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Biohydrogen production in extreme conditions: A comprehensive study of the fermentative metabolism of a polyextremophilic bacterium

Research output: Book/ReportDoctoral thesisCollection of Articles


Original languageEnglish
Place of PublicationTampere
PublisherTampere University of Technology
Number of pages220
ISBN (Print)978-952-15-3328-0
Publication statusPublished - 29 Aug 2014
Publication typeG5 Doctoral dissertation (article)

Publication series

NameTampere University of Technology. Publication
PublisherTampere University of Technology
ISSN (Print)1459-2045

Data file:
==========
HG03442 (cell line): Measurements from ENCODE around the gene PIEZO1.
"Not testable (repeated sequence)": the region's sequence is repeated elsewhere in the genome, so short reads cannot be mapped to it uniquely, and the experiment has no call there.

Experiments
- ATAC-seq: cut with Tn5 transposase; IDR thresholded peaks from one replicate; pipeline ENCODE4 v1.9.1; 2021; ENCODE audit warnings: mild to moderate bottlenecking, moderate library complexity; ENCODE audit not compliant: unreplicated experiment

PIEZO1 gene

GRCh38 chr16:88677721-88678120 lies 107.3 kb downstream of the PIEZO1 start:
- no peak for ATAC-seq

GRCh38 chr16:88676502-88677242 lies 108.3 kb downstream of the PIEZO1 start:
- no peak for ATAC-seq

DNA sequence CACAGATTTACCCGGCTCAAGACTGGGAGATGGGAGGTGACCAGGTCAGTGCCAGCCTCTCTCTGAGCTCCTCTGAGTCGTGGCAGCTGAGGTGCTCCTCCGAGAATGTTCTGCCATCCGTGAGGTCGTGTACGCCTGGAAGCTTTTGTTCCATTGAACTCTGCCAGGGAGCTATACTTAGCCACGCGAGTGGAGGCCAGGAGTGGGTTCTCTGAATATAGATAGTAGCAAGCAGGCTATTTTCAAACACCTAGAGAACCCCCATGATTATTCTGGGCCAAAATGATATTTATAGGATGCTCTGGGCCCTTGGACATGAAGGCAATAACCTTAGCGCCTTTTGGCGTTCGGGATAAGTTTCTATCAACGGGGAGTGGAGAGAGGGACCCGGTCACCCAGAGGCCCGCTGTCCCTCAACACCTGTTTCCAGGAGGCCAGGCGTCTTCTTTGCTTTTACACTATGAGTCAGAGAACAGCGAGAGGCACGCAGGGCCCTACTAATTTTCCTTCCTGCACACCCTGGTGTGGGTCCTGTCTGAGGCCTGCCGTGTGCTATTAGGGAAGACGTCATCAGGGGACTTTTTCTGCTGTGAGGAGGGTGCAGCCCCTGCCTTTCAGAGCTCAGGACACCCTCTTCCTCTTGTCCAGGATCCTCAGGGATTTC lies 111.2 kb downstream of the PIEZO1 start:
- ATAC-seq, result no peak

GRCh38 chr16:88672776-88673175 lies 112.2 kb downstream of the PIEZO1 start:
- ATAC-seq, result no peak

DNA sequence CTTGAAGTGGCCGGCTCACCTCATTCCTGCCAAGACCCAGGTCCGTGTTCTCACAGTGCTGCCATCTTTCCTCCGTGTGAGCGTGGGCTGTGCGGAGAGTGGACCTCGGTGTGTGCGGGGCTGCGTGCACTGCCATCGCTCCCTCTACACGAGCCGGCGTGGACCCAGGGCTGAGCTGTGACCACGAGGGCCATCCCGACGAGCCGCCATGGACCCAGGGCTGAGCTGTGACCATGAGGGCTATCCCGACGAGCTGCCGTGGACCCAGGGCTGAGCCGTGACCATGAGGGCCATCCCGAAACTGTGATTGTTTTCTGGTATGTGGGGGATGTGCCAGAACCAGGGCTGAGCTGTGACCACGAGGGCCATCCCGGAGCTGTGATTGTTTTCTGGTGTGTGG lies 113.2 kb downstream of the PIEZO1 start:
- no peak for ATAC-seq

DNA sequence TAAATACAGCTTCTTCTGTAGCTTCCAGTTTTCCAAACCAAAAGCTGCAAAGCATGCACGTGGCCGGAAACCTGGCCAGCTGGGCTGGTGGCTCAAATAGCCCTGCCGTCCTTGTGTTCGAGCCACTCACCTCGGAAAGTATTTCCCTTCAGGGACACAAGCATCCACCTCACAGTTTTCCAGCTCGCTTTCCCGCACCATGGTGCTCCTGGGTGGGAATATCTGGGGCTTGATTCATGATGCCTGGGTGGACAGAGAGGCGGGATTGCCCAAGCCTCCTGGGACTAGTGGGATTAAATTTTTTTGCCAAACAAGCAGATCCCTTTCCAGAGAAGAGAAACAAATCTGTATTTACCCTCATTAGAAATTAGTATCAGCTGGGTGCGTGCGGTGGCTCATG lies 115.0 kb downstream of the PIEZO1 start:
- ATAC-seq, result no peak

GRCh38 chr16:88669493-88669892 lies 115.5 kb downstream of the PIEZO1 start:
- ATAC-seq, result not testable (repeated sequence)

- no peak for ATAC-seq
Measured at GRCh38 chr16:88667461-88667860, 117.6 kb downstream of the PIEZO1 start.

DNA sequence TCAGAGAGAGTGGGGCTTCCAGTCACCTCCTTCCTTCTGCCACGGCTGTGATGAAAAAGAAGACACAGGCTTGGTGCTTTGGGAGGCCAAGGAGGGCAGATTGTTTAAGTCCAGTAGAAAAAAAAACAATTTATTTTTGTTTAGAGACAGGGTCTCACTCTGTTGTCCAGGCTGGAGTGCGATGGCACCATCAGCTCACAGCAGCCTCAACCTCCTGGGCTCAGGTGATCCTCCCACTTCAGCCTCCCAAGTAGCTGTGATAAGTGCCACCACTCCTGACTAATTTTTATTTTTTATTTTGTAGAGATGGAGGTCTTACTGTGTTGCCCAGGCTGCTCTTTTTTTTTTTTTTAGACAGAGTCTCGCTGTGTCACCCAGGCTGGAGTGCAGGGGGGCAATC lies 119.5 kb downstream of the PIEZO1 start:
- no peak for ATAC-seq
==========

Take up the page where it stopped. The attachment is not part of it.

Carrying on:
Dark fermentation is a potential carbon neutral process that exploits fermentative microorganisms to convert renewable organic substrates (e.g. lignocellulosic biomass and wastes) to H2, a non-fuel commodity and an ideal and clean energy carrier for replacing fossil fuels in the future. In the quest for developing a robust and efficient dark fermentative process for H2 production at industrial scale, the organism(s) selected to carry out the bioconversion is crucial. Thermophilic anaerobic bacteria have been drawing attention because they come close to meet the features that an ideal H2-producing organism should possess, including efficient breakdown and conversion of complex organic substrates to H2. In this study, a novel microorganism, Caloramator celer (former Thermobrachium celere), was evaluated for its potential to produce H2 from organic substrates. C. celer is a strict anaerobic, alkalitolerant, thermophilic bacterium capable of converting glucose to H2, CO2, acetate, ethanol and formate by mixed acid fermentation. In addition, C. celer shows remarkable features such as an extremely elevated growth rates (doubling time of 10 minutes) and the ability to grow in extreme conditions (Topt= 67 °C; pH67°Copt= 8.2). For these reasons C. celer may be of industrial interest for the conversion of organic waste material to H2 in an open (non-sterile) bioprocess system. However, for a biotechnological exploitation of this bacterium for H2 production it is crucial to understand the factors that regulate carbon and electron flux and therefore the final distribution of metabolites to channel the metabolic flux towards the desired product. The general goal of this study is to investigate the fermentative and energy metabolism of C. celer in order to understand how factors pertaining to the fermentation process can alter the metabolic fluxes. This is achieved by determining the relationship between fermentation conditions, physiological state, genome content, gene expression, metabolic fluxes and end-product yields through the combination of multiple methodologies such as conventional one-factor-at-a-time optimization, batch fermentations, comparative and functional genomics, transcription analysis and metabolic flux analysis. The final goal is to identify the optimal process conditions and metabolic state that maximize the H2 production from C. celer. In this study, glucose fermentation of C. celer was characterized in controlled and non-controlled cultivations and the effect of several parameters on growth and fermentation of C. celer was investigated to identify the optimal conditions for H2 production. In addition, the inhibitory effect of high concentrations of substrate and soluble end-products on growth and H2 production was studied to assess the robustness of C. celer. The whole-genome sequence provided valuable information for interpretation of experimental results and for directing experimental design. Genomic data were employed to design transcriptional analysis, construct a stoichiometric model employed in metabolic flux analysis (MFA), and infer the metabolic network and possible regulatory mechanisms that dictate metabolic fluxes. End-product synthesis profiles, and consequently H2 production, changed in response to several modifications of the culture conditions namely growth rate, growth phase, iron content in the medium, substrate availability and nutrient content, presence of soluble metabolites, pH and H2 concentration. The distribution of the fluxes at key metabolic nodes was found to be a function of thermodynamics as well as several physiological factors including genome content, growth and glycolytic rate, need for maintaining intracellular redox and pH homeostasis and only to some extent control of gene expression. The synthesis of formate and ethanol, two products of the branched metabolism of C. celer, was found to compete with H2-evolving reactions for the disposal of reducing equivalents. Ethanol and formate production served as an alternative to H2 production for regulating the redox state when hydrogenases were inhibited. Moreover, formate synthesis was strictly linked to the growth rate suggesting its possible role in anabolic metabolism. Low growth rates, low substrate availability and nutrient content, high iron availability, presence of subinhibitory concentration of acetate and ethanol, slightly acidic pH and low H2 concentrations minimized the redirection of carbon and electron flow to ethanol and formate synthesis and thus favored efficient H2 production. Kinetics of growth and H2 production were inhibited, albeit to different degrees, by high concentration of substrate and soluble end-products, whereas H2 yields remained marginally affected even in presence of considerable concentration of inhibitors. Acetate, the main soluble metabolite of the fermentation, inhibited H2 productivity due to the increasing ionic strength in the medium, rather than the uncoupling effect of the undissociated form. The critical substrate and salt concentration estimated for C. celer suggests that this organism is not particularly osmotolerant. In conclusion, this study provides valuable information on the capabilities of C. celer to efficiently produce H2 as well as on its limitations through a comprehensive investigation of its fermentative and energy metabolism. C. celer showed a great metabolic flexibility that allows redistribution of fluxes at key metabolic nodes to simultaneously control redox state and efficiently harvest energy from substrate even under unfavorable conditions. Understanding how fermentation conditions control the metabolic fluxes contributes to expand the knowledge of the thermophilic dark fermentative H2 production process.